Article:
@ Virgil and qimi -- Twain was one of the main authors that I wanted to focus on last year, and it was time well spent. Connecticut Yankee is akin to Guliver's travels and, as such, is deep with satire. Heck, even the main character, Hank, and the author of the book himself are satirized. No body escapes.

    No, I haven't read Life on the Mississippi, but I'd love to. That and Roughing It are the two Twain reads that I'd like to get done in 2013. Maybe we could have a little Twain reading group some this year. That would keep me motivated. I'd certainly be okay with Life on the Mississippi. In fact, I think that I have a copy of it in my "Fish Room" (our family's word for what's commonly known as 'man cave').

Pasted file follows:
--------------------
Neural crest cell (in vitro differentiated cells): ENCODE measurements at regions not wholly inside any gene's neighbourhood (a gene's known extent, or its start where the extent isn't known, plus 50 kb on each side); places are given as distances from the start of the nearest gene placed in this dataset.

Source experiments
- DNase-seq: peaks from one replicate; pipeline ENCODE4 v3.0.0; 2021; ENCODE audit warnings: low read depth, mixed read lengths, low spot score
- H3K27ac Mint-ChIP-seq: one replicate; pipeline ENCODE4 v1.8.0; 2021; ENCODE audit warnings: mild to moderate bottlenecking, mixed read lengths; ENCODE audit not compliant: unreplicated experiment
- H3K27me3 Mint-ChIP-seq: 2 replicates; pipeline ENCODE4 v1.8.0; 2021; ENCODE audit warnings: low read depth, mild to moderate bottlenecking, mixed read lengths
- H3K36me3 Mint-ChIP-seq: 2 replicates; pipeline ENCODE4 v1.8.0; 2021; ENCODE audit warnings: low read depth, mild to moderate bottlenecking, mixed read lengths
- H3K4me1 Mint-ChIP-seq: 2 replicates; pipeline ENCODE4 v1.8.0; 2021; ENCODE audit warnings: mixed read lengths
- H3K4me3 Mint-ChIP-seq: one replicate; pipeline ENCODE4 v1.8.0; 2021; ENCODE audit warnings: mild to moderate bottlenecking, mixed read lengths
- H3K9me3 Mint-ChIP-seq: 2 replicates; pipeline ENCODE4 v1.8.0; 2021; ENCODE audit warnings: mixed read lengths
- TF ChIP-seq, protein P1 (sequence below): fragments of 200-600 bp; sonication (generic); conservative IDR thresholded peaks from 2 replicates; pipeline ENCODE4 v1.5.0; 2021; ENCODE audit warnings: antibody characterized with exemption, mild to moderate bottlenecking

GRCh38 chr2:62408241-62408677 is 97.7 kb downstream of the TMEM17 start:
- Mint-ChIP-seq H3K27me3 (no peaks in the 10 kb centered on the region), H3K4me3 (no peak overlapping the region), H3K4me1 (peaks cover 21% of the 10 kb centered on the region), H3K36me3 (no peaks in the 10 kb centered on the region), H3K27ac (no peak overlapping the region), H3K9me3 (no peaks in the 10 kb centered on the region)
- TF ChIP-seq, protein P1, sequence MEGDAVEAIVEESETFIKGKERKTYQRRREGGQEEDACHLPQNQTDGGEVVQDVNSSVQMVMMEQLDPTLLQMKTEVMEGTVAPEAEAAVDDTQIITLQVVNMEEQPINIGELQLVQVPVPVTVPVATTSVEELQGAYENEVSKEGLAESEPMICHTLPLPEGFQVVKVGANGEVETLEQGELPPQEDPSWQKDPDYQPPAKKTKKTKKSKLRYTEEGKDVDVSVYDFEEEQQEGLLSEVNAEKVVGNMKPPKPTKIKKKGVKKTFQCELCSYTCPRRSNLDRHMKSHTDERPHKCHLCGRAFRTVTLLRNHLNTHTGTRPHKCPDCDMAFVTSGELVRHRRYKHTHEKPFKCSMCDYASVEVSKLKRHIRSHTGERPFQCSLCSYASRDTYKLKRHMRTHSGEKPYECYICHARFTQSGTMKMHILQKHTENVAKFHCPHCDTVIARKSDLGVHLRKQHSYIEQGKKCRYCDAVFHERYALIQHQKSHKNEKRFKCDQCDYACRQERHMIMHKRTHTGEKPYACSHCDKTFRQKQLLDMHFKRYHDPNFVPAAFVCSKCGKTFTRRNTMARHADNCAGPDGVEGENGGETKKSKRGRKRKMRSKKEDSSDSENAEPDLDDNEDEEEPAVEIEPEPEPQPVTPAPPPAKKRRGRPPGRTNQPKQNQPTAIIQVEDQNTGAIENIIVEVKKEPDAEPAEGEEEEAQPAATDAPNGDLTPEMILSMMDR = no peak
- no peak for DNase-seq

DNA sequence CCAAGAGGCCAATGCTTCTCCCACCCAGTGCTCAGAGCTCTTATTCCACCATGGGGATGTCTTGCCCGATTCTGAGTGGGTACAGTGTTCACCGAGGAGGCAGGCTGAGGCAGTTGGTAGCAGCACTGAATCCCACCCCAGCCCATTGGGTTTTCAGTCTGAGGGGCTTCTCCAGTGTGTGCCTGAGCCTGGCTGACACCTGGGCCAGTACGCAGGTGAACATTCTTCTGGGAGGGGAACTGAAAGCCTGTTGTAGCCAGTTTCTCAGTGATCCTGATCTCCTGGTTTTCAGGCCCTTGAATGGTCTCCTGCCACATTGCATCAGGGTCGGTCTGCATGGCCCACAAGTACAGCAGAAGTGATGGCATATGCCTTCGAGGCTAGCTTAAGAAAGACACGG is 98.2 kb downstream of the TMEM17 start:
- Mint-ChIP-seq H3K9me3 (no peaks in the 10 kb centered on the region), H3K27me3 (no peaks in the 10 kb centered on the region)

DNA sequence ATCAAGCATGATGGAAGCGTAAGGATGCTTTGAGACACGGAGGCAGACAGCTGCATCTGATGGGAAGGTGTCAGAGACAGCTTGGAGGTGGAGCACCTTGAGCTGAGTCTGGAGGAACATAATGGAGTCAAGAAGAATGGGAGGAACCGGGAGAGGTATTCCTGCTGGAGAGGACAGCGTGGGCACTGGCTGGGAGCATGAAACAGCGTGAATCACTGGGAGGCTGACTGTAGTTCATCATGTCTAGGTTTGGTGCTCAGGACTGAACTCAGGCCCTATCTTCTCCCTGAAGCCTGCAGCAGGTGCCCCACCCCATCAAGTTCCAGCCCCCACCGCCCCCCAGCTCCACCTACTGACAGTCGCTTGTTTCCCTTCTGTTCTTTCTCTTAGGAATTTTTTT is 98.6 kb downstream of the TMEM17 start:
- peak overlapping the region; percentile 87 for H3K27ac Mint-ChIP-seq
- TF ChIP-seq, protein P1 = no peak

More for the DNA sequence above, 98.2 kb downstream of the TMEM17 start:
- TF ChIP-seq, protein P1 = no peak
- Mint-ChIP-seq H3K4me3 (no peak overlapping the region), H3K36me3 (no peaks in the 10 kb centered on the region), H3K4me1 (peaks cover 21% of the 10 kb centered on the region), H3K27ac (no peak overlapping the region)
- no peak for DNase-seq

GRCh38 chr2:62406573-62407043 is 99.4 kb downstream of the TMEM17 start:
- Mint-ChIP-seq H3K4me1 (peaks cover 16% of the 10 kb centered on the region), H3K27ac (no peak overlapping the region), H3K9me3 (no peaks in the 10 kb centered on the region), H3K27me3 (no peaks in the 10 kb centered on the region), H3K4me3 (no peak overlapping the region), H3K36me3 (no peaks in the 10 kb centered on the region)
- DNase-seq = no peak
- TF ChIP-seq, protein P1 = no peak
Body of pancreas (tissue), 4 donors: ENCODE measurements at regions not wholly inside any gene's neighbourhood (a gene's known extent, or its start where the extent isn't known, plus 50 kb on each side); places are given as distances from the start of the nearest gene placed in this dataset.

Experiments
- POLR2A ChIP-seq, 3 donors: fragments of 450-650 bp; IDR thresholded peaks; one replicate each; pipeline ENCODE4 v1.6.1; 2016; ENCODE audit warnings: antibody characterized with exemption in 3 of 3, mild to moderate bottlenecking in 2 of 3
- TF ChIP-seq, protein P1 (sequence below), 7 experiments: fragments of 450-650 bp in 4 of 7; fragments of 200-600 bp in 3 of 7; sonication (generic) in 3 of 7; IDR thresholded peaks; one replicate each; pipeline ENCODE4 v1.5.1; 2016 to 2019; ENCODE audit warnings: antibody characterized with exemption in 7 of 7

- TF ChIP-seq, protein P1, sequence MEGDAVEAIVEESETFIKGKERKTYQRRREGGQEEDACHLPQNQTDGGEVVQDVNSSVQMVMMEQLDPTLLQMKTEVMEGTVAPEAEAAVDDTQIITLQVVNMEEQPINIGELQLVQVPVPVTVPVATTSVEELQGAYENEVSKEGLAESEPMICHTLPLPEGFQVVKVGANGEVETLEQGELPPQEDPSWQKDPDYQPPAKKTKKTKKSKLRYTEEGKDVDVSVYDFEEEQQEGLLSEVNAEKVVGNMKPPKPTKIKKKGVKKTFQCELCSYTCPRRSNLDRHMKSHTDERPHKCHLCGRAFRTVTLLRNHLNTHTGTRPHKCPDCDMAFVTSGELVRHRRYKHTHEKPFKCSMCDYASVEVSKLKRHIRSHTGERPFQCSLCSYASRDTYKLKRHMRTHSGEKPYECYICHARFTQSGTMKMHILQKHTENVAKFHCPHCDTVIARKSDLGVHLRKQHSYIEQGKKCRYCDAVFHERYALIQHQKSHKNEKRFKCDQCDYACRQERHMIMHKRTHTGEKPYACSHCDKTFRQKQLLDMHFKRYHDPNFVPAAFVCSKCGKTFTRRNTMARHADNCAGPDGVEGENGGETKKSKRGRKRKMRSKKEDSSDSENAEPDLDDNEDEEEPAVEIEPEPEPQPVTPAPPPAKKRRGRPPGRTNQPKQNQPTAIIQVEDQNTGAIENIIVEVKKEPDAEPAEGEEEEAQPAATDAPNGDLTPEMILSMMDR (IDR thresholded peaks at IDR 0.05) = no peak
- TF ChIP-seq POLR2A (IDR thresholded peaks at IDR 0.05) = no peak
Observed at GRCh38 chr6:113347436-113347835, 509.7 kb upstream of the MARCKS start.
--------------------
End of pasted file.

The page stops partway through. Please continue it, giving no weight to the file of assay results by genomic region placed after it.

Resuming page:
@ Virgil and Fifth -- I love reading philosophy. In fact, much of my non-obligated reading time was devoted to philosophy even before I decided to get a degree in the subject. I think that Fifth, you hit the rabbit on the cottontail -- it is very relaxing to read. And even in my literature life, I've always found reading and the arts as a search for meaning, even a temporary sense of meaning was at once exhilarating and calming. I guess philosophy offers that directly. Of course it helps when you read philosophy written by a gifted writer such as Plato, Schopenhauer, Dewey, James, Mill, Hume, Kierkegaard. . . . Oh, and yes, Seneca is great writer, Virgil. And he's a stoic, so if you like stuff from people like Marcus Aurelius or Epictetus, you'd like Seneca.